Novembre 2016 - Volume XXXV - numero 9

Medico e Bambino

Percorsi clinici

L’everolimus nel trattamento dell’epilessia in un bambino con sclerosi tuberosa

Paolo Ricciardelli1, Sara Pusceddu1, Chiara Romeo2, Andrea Zucchini1, Federico Marchetti1

1UOC di Pediatria e Neonatologia, Ospedale di Ravenna e Faenza, AUSL della Romagna
2SSD di Neuroradiologia, Ospedale di Ravenna, AUSL della Romagna

Indirizzo per corrispondenza:

The use of everolimus in the treatment of epilepsy in a child affected by tuberous sclerosis

Key words: Tuberous sclerosis, Epilepsy, Everolimus, Case report

Tuberous sclerosis complex (TSC) is a multisystem genetic disorder affecting cellular differentia- tion and proliferation, resulting in a variety of hamartomatous lesions that may affect virtually every organ system of the body. TSC is caused by inactivating mutations in one of two genes, TSC1 and TSC2, resulting in increased activity of the mammalian Target of Rapamycin (mTOR). Epilepsy is the most common symptom and also the most common medical disorder in tuberous sclerosis com-plex. The paper presents a case of a 9-year-old male patient with "tuberous sclerosis-complex" (TSC) and drug resistant epilepsy. The first symptoms of epilepsy manifested when the patient was 4 years old. Epilepsy became drug resistant at the age of 9 years, despite polytherapy. The patient was treated with everolimus, a rapamycin analogous, this way a reduction of more than 90 % of seizures, the disappearance of sleep-activated epileptic discharges and cognitive improvement were obtained. Treatment was safe and well tolerated. The dysregulation of mTOR pathway does not induce only the growth of TSC cortical tubers but also involves abnormal cell excitability and the use of mTOR inhibitors could stop the epilepto- genic process and may help to control seizures with an overall improvement in quality of life.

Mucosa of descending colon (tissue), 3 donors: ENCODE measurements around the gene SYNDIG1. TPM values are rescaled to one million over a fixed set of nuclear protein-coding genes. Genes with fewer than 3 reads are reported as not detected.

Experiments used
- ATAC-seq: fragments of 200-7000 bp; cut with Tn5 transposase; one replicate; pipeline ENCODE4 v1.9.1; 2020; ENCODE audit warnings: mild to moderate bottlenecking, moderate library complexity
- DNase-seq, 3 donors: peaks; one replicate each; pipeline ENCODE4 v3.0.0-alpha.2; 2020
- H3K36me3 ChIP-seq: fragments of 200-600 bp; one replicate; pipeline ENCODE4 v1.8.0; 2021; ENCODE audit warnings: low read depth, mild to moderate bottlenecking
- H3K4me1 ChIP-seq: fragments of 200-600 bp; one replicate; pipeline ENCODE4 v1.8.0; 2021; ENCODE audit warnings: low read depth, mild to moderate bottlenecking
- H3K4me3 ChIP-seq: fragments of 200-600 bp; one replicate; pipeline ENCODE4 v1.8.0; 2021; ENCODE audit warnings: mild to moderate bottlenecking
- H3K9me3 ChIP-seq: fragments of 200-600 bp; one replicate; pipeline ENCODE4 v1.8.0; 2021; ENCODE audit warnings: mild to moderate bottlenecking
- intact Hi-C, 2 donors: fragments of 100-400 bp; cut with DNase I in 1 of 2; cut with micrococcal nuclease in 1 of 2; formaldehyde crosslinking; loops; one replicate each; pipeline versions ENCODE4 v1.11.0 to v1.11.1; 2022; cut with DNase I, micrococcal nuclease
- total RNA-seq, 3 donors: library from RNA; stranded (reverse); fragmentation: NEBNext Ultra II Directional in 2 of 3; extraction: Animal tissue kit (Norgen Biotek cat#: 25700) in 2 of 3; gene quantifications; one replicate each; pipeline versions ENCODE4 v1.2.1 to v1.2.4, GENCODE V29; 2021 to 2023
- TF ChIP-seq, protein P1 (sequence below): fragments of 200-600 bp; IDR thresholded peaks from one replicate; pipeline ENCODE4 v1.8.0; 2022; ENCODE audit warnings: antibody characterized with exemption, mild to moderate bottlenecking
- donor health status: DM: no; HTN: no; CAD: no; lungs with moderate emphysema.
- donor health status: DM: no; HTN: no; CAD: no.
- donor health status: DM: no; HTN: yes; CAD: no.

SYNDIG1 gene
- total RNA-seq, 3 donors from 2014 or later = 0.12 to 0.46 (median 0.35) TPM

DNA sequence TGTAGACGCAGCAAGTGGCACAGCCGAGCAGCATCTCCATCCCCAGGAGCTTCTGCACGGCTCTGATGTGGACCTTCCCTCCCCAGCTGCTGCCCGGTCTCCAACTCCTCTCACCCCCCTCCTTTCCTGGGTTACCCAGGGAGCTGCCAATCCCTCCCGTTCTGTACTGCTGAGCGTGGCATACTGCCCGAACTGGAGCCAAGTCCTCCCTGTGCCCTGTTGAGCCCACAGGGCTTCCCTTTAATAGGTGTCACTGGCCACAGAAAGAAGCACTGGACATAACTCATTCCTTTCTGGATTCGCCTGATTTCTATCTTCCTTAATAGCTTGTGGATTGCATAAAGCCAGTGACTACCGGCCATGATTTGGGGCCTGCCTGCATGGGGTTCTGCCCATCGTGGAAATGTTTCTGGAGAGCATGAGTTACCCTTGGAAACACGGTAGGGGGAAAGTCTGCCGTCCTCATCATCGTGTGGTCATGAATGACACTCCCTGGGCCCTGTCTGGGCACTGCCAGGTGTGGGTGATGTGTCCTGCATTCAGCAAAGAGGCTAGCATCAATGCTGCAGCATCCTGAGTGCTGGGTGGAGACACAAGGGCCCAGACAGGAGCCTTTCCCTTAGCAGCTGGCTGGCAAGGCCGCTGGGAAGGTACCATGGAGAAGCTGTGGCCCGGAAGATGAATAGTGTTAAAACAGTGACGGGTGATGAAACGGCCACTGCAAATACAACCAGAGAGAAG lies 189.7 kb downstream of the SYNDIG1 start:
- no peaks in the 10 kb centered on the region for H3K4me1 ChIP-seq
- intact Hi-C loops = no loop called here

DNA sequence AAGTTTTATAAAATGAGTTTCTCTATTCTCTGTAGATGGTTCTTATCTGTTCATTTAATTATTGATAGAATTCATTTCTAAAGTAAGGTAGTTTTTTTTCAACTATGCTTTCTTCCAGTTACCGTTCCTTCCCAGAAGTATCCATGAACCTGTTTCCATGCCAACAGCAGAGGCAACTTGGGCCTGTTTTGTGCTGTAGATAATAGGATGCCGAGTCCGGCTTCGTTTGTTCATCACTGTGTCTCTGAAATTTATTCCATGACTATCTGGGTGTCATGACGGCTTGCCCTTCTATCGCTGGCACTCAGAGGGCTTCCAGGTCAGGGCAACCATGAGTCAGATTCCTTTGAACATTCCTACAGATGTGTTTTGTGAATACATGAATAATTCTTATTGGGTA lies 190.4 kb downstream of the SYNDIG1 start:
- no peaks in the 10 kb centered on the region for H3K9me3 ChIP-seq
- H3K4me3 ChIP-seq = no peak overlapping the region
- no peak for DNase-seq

Vuoi citare questo contributo?

P. Ricciardelli, S. Pusceddu, C. Romeo, A. Zucchini, F. Marchetti
L’everolimus nel trattamento dell’epilessia in un bambino con sclerosi tuberosa
Medico e Bambino 2016;35(9):579-584

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